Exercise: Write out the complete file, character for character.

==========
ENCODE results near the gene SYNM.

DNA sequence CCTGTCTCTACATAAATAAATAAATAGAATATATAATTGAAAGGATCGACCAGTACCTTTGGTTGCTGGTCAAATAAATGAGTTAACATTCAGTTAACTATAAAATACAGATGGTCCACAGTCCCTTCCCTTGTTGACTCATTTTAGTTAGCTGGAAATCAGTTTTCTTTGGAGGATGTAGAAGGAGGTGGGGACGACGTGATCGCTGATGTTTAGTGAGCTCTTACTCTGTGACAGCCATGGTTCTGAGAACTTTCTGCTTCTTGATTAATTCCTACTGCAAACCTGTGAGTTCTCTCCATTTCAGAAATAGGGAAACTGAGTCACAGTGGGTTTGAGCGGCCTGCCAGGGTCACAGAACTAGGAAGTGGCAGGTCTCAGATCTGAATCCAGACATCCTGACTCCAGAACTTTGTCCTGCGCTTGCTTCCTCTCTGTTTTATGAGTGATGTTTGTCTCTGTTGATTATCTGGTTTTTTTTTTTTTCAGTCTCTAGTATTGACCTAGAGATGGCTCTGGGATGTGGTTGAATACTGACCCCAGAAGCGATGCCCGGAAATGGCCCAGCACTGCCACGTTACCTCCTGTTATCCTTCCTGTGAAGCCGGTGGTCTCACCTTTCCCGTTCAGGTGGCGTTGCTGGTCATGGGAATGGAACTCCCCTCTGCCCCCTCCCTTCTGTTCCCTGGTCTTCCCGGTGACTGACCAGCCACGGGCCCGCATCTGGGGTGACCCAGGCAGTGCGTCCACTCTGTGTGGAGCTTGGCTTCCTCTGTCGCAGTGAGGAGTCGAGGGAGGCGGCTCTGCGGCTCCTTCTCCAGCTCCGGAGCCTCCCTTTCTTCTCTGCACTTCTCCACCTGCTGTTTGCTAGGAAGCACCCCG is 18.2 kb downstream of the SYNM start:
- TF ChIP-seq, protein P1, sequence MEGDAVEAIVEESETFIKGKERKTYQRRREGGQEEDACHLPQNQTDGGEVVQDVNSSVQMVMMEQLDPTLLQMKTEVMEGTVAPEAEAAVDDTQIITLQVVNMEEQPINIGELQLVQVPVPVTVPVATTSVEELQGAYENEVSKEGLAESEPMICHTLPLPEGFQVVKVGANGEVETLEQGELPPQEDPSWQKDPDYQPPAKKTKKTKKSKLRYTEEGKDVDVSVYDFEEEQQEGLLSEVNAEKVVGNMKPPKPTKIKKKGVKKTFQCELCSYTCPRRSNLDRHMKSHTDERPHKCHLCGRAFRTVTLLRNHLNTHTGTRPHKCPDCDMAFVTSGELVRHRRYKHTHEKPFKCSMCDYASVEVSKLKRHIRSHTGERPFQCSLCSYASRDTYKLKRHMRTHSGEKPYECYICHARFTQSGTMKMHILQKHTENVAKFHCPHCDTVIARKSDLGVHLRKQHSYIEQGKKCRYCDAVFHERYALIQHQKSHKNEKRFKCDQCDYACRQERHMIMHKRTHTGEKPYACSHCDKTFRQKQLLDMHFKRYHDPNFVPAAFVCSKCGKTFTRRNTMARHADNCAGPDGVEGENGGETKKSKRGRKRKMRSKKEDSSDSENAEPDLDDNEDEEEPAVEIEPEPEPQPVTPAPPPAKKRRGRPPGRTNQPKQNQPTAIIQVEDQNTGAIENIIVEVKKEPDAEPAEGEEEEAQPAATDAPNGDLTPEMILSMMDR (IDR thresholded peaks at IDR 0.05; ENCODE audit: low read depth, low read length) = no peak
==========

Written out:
ENCODE results near the gene SYNM.

DNA sequence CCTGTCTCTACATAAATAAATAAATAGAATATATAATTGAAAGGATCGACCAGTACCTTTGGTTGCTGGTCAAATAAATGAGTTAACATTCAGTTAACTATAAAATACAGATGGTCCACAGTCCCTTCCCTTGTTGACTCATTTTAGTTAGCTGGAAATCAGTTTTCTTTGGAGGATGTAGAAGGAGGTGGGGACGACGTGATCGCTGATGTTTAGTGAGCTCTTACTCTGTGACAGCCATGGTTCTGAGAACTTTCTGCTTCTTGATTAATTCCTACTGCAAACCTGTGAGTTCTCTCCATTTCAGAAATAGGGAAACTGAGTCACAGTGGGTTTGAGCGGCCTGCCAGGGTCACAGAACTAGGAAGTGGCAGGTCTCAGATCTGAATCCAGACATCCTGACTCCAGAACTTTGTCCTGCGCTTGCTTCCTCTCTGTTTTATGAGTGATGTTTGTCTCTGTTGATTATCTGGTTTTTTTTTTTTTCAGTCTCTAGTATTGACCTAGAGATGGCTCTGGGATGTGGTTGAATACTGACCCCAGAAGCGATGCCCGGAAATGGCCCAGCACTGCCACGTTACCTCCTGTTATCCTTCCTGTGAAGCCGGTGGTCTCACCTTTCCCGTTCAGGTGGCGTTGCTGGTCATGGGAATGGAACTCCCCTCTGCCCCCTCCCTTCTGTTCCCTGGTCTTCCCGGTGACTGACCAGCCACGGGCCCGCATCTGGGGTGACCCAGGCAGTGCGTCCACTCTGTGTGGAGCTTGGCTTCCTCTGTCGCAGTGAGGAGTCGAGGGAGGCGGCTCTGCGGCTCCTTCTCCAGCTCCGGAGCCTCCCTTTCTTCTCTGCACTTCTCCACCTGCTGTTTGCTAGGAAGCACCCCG is 18.2 kb downstream of the SYNM start:
- TF ChIP-seq, protein P1, sequence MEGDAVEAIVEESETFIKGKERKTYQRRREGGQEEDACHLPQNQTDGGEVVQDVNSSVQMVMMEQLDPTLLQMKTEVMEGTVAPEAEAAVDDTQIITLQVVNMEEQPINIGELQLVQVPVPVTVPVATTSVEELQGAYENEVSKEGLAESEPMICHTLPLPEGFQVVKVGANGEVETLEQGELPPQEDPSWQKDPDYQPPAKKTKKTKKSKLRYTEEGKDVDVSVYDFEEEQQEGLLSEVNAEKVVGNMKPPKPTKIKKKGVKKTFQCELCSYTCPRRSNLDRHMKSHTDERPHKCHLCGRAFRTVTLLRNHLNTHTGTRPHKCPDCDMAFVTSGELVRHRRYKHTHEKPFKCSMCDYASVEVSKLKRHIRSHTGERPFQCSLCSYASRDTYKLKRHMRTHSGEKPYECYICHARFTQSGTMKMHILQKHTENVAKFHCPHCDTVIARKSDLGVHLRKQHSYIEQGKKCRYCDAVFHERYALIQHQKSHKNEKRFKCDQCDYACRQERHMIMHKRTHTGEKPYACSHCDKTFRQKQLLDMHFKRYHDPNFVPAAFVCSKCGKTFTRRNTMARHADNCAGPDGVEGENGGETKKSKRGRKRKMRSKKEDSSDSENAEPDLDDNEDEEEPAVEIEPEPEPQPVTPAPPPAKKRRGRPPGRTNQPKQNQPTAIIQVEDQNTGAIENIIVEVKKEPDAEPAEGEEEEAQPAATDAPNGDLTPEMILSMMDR (IDR thresholded peaks at IDR 0.05; ENCODE audit: low read depth, low read length) = no peak